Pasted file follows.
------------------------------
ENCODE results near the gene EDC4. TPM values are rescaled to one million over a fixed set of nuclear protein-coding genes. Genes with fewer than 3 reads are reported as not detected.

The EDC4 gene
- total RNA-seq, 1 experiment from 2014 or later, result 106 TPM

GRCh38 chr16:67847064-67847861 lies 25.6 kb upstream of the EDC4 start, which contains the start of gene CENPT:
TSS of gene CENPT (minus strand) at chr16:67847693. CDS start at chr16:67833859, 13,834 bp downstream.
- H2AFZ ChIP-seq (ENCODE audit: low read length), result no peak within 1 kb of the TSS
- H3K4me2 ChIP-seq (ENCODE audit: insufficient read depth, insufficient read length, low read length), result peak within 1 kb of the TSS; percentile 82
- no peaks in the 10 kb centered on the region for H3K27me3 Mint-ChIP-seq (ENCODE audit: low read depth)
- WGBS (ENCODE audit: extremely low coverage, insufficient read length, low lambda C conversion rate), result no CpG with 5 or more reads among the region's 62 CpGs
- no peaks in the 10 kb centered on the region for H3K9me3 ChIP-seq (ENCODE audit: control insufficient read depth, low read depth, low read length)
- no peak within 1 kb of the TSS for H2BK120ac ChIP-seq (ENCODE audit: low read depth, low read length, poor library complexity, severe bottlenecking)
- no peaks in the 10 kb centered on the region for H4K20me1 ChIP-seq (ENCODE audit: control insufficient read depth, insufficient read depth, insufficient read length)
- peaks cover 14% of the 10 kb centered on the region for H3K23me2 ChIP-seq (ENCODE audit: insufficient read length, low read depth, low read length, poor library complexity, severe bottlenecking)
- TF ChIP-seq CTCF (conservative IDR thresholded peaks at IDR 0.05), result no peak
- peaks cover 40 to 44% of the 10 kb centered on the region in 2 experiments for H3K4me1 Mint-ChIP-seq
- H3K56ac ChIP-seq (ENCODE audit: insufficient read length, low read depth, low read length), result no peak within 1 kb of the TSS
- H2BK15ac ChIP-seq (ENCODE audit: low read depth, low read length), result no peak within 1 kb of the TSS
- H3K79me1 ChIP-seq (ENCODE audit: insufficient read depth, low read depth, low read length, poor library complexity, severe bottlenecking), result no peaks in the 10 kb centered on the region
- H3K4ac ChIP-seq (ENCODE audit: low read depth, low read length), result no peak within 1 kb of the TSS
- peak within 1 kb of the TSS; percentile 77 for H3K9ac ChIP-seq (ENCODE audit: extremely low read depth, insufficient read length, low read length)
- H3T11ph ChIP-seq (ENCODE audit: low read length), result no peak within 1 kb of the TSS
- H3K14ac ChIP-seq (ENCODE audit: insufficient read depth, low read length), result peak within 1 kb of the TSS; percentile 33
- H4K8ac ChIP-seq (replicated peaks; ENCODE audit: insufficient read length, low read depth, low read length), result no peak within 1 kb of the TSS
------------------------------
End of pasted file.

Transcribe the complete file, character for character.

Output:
ENCODE results near the gene EDC4. TPM values are rescaled to one million over a fixed set of nuclear protein-coding genes. Genes with fewer than 3 reads are reported as not detected.

The EDC4 gene
- total RNA-seq, 1 experiment from 2014 or later, result 106 TPM

GRCh38 chr16:67847064-67847861 lies 25.6 kb upstream of the EDC4 start, which contains the start of gene CENPT:
TSS of gene CENPT (minus strand) at chr16:67847693. CDS start at chr16:67833859, 13,834 bp downstream.
- H2AFZ ChIP-seq (ENCODE audit: low read length), result no peak within 1 kb of the TSS
- H3K4me2 ChIP-seq (ENCODE audit: insufficient read depth, insufficient read length, low read length), result peak within 1 kb of the TSS; percentile 82
- no peaks in the 10 kb centered on the region for H3K27me3 Mint-ChIP-seq (ENCODE audit: low read depth)
- WGBS (ENCODE audit: extremely low coverage, insufficient read length, low lambda C conversion rate), result no CpG with 5 or more reads among the region's 62 CpGs
- no peaks in the 10 kb centered on the region for H3K9me3 ChIP-seq (ENCODE audit: control insufficient read depth, low read depth, low read length)
- no peak within 1 kb of the TSS for H2BK120ac ChIP-seq (ENCODE audit: low read depth, low read length, poor library complexity, severe bottlenecking)
- no peaks in the 10 kb centered on the region for H4K20me1 ChIP-seq (ENCODE audit: control insufficient read depth, insufficient read depth, insufficient read length)
- peaks cover 14% of the 10 kb centered on the region for H3K23me2 ChIP-seq (ENCODE audit: insufficient read length, low read depth, low read length, poor library complexity, severe bottlenecking)
- TF ChIP-seq CTCF (conservative IDR thresholded peaks at IDR 0.05), result no peak
- peaks cover 40 to 44% of the 10 kb centered on the region in 2 experiments for H3K4me1 Mint-ChIP-seq
- H3K56ac ChIP-seq (ENCODE audit: insufficient read length, low read depth, low read length), result no peak within 1 kb of the TSS
- H2BK15ac ChIP-seq (ENCODE audit: low read depth, low read length), result no peak within 1 kb of the TSS
- H3K79me1 ChIP-seq (ENCODE audit: insufficient read depth, low read depth, low read length, poor library complexity, severe bottlenecking), result no peaks in the 10 kb centered on the region
- H3K4ac ChIP-seq (ENCODE audit: low read depth, low read length), result no peak within 1 kb of the TSS
- peak within 1 kb of the TSS; percentile 77 for H3K9ac ChIP-seq (ENCODE audit: extremely low read depth, insufficient read length, low read length)
- H3T11ph ChIP-seq (ENCODE audit: low read length), result no peak within 1 kb of the TSS
- H3K14ac ChIP-seq (ENCODE audit: insufficient read depth, low read length), result peak within 1 kb of the TSS; percentile 33
- H4K8ac ChIP-seq (replicated peaks; ENCODE audit: insufficient read length, low read depth, low read length), result no peak within 1 kb of the TSS